Bicycle facilities come in many shapes and sizes from shared lanes with cars to median separated “cycle tracks”. Dallas is considering a number of these and we saw them in stick figure form at the bike meeting a few months ago, but what do they really look like and more importantly what are they like to ride? We can’t all go to New York to see them, where they have built two hundred miles of bike facilities in the past two years, but BFOC member Andrew Howard liquidated his frequent flyer and hotel miles to bring us this report:
Luckily, I had the most beautiful day to document the New York bicycle experience. While New York may not be the exact development pattern or culture that Dallas should follow, they are testing a number of new bicycle facilities and public spaces that we can learn from. Most of the streets in New York City are one-way, but the facilities can be applied to some of Dallas’s large two-way streets. Overall, I found New York to be uber-bike friendly and the facilities to be safe and fun to ride.
West-side bike trail with bicycle signals provide for safe crossings.
Just like any City, must bicycling takes place on small residential streets, these have been retrofitted with green bike lanes.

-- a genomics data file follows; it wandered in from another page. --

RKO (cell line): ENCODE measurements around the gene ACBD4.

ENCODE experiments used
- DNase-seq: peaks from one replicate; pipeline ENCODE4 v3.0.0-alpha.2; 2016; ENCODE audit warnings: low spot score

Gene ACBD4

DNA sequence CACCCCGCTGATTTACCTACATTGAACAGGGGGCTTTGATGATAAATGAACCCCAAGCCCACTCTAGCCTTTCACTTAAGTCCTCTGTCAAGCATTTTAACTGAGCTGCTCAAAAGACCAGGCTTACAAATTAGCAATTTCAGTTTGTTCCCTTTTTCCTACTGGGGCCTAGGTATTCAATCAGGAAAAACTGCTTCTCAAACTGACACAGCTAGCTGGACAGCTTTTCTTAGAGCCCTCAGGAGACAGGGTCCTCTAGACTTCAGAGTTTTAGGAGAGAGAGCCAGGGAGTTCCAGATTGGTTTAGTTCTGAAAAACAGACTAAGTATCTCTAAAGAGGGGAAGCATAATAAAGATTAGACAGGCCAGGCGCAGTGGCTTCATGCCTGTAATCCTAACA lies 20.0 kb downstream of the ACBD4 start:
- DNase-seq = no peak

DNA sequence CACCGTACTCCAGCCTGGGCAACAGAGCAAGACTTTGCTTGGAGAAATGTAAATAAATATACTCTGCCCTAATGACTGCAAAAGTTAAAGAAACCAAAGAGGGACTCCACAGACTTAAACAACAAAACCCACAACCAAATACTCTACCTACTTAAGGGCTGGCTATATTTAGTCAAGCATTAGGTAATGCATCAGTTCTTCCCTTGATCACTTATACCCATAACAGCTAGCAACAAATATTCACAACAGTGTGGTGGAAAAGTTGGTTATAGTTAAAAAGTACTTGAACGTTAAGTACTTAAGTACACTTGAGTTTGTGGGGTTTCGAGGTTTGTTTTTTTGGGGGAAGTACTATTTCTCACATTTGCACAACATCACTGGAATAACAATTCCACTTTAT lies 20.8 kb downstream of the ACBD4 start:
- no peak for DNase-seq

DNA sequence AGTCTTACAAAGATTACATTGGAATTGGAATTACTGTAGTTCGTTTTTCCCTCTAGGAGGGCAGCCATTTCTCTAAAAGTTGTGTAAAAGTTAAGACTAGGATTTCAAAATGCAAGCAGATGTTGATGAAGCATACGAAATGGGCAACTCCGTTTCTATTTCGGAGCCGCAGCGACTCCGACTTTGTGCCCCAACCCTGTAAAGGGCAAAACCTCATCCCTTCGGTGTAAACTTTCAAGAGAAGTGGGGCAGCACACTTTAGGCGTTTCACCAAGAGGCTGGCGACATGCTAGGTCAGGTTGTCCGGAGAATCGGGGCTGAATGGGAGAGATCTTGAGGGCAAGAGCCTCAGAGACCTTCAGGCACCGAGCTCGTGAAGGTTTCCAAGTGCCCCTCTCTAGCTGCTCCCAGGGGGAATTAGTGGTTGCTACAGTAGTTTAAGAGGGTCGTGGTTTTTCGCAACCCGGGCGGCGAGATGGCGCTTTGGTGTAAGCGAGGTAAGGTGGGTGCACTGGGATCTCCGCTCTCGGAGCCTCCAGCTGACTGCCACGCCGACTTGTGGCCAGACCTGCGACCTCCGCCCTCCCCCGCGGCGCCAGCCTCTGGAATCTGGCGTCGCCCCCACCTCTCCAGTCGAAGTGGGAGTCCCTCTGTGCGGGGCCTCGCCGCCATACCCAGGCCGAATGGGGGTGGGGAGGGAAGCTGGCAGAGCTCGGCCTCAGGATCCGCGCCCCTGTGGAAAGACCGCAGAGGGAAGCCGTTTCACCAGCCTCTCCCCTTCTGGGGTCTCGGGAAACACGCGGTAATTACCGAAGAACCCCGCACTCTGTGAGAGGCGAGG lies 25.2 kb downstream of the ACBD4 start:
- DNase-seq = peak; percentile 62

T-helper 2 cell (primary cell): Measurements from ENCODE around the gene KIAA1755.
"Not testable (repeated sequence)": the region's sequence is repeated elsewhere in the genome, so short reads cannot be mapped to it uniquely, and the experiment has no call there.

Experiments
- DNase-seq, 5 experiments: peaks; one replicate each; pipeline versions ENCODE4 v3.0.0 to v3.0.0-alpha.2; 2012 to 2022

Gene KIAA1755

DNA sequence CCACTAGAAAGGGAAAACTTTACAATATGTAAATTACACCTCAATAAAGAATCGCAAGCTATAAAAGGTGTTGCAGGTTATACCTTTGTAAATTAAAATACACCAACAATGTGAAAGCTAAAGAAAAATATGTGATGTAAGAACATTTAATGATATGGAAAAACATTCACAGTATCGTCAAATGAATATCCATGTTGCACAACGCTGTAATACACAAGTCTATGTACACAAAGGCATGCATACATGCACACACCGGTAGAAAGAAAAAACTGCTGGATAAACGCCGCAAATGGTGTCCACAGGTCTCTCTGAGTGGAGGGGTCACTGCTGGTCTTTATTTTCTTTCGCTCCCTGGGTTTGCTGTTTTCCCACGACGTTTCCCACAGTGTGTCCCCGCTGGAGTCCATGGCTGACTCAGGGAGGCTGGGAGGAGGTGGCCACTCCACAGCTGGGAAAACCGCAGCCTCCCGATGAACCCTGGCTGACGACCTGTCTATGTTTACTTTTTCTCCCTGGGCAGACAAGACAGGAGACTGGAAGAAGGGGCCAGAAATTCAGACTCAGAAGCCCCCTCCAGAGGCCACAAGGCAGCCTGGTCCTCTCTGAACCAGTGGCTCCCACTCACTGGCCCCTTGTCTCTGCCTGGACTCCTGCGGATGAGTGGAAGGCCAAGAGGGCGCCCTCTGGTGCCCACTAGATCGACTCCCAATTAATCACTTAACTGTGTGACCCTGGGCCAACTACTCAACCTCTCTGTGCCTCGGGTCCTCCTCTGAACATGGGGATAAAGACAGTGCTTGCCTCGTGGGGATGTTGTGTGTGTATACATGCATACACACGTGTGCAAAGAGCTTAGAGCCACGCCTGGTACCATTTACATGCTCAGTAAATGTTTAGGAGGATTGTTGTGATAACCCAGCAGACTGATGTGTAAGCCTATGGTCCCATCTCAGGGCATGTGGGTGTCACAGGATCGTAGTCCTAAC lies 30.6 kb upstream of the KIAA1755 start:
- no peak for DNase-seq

These buffered bike lanes provided greater separation between the traffic lanes and the bike lane. They proved to be safer and provided more room for maneuvering away from opening car doors and turning vehicles. Notice how the treatment changes to a shared bike facility at the intersection, this provided bike riders with a visual hint that the intersection is a shared space between bicycles and cars.
By far the most enjoyable bike lane was the european inspired “cycle track”, which provides a separation between the travel lanes and the bike lanes, in this case parked cars provide the buffer. This treatment seems to have slipped off the list of tools available for Dallas to consider.
The improvement went beyond being functional and addressed beautification and new spaces for pedestrians, like this one in Madison Square.
The amazing thing is that New York’s people seem happier. The subway works better, Times Square is safer and people of all ages are riding. New York did this as a demonstration, using inexpensive materials and testing out how people would use the new facilities then strategically programming permanent street changes. NYC DOT, the equivalent of Dallas’s Public Works department, directed staff and budget toward getting these facilities up fast without the need for new funding. I believe Dallas can learn from the Manhattan Bike experiment and will outdo NYC. In fact they think we already have in some ways. More to come as Jason goes to NYC today to participate in the Project for Public Spaces’ training session on Streets as Places.